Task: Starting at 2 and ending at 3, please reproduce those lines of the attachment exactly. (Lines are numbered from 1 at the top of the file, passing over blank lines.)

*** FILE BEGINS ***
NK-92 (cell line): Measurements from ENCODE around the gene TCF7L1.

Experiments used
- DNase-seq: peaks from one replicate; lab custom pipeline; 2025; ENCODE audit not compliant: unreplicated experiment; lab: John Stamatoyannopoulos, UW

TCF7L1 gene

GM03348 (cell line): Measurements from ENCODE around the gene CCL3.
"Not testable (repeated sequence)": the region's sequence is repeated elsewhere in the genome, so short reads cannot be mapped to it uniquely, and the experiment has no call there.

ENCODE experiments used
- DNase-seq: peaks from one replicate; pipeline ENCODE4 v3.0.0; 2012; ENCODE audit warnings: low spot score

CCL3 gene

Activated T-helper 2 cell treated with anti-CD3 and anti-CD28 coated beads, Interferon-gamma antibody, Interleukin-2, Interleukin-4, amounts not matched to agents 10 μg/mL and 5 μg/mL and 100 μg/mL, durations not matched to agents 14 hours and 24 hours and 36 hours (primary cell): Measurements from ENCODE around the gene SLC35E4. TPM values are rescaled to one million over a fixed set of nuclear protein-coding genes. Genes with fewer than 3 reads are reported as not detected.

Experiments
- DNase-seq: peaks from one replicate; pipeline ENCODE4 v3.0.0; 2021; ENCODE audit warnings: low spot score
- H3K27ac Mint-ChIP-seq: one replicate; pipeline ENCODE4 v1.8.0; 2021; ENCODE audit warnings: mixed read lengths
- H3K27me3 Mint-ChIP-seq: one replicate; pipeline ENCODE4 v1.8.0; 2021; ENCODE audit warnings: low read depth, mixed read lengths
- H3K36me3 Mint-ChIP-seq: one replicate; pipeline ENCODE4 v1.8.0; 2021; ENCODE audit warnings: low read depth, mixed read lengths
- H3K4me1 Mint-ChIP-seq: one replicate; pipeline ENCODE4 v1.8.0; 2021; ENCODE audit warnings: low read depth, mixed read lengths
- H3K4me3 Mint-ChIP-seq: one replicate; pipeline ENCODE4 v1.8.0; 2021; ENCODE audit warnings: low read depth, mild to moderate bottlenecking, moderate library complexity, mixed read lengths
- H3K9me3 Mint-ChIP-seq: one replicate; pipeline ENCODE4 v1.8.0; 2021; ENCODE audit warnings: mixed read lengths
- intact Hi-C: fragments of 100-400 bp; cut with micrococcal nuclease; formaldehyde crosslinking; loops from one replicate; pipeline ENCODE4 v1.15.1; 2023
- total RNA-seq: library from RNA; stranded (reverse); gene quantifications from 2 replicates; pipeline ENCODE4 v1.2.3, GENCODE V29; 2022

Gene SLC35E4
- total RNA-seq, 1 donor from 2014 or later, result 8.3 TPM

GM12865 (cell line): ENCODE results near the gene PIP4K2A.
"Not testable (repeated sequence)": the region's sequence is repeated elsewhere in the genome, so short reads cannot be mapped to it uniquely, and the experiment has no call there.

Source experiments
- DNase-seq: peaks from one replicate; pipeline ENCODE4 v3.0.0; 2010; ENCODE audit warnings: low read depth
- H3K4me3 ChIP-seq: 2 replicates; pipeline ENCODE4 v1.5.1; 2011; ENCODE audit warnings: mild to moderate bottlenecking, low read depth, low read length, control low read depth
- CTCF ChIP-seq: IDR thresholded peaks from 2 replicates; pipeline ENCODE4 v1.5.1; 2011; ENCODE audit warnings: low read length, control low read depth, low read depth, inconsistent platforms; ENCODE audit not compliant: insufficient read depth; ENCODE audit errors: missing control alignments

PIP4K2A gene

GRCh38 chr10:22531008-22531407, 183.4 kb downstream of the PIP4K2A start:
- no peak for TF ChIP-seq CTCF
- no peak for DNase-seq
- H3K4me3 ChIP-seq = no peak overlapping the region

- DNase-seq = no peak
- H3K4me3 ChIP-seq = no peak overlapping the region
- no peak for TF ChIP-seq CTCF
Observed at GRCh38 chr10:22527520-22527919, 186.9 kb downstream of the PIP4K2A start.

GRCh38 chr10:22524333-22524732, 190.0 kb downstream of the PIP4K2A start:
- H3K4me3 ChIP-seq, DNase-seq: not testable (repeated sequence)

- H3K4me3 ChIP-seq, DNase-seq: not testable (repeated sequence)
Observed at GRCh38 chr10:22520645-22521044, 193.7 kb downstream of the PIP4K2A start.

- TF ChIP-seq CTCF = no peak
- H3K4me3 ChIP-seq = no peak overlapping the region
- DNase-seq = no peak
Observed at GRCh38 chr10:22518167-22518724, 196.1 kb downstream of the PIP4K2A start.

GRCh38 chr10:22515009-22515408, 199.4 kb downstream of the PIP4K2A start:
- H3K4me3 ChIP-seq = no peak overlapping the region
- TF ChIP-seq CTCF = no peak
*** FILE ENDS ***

Experiments used
- DNase-seq: peaks from one replicate; lab custom pipeline; 2025; ENCODE audit not compliant: unreplicated experiment; lab: John Stamatoyannopoulos, UW